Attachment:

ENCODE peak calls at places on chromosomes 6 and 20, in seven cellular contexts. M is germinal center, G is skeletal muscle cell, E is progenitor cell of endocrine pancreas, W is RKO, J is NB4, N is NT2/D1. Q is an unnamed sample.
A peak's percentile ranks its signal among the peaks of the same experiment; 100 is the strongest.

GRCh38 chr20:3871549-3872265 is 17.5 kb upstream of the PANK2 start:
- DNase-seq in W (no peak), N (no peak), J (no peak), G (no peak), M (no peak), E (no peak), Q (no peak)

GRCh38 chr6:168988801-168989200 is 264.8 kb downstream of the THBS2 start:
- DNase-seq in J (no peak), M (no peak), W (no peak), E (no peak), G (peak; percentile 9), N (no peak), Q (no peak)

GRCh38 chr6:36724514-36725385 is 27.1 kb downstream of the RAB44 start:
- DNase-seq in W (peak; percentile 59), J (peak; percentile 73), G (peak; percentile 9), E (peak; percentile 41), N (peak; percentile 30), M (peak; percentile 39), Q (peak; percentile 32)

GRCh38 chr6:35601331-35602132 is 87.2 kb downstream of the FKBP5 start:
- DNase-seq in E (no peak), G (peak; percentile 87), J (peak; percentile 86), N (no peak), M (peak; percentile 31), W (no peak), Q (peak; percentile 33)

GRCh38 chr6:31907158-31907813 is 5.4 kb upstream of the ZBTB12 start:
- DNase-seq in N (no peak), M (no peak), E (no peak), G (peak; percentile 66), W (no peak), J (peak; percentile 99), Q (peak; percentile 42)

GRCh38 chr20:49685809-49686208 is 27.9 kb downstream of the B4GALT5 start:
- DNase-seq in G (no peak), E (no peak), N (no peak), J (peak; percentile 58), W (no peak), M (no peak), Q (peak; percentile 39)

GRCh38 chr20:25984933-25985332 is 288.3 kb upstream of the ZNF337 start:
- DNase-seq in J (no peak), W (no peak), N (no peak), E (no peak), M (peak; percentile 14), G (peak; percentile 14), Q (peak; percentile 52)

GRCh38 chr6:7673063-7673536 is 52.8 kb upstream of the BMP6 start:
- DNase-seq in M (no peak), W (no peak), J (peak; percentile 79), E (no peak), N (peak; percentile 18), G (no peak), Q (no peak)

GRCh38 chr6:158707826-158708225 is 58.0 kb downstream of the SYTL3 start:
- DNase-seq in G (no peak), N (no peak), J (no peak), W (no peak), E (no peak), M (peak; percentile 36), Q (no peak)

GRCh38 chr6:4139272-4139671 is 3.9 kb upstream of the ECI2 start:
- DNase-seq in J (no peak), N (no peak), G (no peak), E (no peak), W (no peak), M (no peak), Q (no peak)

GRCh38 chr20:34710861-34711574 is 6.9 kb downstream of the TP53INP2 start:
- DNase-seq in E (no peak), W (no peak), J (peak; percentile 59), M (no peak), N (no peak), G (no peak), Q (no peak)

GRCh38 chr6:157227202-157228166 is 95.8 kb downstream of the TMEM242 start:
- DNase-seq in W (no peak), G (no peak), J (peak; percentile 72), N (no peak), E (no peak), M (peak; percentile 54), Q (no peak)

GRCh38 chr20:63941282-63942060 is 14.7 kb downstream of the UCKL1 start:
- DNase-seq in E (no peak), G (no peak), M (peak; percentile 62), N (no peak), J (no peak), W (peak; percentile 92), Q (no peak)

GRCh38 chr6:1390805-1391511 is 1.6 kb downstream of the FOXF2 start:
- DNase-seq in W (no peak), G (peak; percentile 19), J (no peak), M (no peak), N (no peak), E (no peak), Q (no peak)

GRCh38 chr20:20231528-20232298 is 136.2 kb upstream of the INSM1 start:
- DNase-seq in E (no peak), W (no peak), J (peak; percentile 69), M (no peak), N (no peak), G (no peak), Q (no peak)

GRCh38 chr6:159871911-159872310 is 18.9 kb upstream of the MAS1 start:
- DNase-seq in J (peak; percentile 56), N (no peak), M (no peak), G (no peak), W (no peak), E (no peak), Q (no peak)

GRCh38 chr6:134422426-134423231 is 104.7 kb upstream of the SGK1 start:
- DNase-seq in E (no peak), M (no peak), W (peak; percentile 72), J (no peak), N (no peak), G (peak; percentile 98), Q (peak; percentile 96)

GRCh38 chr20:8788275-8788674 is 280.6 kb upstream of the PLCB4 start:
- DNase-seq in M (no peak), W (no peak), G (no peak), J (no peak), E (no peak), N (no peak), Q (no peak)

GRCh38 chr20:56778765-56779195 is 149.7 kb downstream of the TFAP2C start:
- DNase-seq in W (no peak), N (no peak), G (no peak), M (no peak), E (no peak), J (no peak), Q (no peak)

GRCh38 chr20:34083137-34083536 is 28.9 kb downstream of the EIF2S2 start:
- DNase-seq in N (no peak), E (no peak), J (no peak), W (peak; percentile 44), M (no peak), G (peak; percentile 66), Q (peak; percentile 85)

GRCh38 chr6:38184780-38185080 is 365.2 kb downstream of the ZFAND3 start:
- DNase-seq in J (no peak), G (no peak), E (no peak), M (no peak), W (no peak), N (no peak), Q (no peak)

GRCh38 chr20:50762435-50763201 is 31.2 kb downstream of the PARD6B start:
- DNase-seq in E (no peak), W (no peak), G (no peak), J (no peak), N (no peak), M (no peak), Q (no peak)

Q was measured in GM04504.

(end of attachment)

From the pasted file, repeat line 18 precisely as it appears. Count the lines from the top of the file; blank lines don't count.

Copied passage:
- DNase-seq in M (no peak), W (no peak), J (peak; percentile 79), E (no peak), N (peak; percentile 18), G (no peak), Q (no peak)